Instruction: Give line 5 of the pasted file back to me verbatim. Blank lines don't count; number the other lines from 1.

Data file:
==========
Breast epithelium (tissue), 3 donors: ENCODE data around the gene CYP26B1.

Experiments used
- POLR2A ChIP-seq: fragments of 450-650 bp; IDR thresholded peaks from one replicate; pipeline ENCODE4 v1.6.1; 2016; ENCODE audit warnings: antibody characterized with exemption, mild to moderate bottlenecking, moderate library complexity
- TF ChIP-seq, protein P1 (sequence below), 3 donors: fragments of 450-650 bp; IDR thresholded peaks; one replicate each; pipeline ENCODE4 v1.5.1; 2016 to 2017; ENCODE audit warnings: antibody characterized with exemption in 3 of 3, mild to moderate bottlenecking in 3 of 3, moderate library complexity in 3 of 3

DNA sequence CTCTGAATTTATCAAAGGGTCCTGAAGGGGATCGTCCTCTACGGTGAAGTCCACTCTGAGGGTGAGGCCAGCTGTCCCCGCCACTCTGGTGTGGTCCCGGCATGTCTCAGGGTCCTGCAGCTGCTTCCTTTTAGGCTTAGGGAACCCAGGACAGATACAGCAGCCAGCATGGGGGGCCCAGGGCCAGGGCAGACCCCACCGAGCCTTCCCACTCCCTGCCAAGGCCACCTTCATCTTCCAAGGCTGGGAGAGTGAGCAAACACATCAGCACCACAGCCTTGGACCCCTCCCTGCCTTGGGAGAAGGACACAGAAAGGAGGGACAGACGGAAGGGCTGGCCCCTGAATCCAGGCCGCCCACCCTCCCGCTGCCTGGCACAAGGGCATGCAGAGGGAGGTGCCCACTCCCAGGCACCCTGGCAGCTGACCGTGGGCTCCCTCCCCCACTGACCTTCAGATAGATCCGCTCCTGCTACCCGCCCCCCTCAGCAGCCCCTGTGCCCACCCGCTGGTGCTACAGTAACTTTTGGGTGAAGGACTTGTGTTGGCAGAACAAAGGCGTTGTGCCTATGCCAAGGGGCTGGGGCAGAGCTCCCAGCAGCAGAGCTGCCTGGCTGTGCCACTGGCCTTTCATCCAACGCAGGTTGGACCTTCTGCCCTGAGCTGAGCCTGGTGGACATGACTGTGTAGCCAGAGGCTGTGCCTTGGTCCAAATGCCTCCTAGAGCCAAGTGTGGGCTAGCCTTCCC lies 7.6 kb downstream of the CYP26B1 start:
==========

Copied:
DNA sequence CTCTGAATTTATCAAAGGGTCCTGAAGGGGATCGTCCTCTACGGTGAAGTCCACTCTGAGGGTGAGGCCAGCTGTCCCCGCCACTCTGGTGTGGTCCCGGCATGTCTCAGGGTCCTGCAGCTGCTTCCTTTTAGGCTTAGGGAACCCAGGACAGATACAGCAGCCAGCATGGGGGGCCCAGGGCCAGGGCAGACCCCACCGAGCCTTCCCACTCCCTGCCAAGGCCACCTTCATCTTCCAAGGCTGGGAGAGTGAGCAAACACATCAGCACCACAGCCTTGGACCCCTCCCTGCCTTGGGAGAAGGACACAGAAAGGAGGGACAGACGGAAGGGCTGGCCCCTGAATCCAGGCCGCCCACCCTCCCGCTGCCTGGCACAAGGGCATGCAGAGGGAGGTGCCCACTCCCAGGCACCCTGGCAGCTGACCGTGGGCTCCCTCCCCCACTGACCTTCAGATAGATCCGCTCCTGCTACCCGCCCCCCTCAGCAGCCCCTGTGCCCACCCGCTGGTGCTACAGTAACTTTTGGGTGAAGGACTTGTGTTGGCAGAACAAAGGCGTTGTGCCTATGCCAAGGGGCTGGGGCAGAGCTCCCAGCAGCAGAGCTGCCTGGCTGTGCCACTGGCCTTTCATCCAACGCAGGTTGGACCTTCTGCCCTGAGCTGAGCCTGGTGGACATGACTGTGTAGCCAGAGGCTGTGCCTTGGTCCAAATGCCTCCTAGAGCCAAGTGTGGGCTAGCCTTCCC lies 7.6 kb downstream of the CYP26B1 start: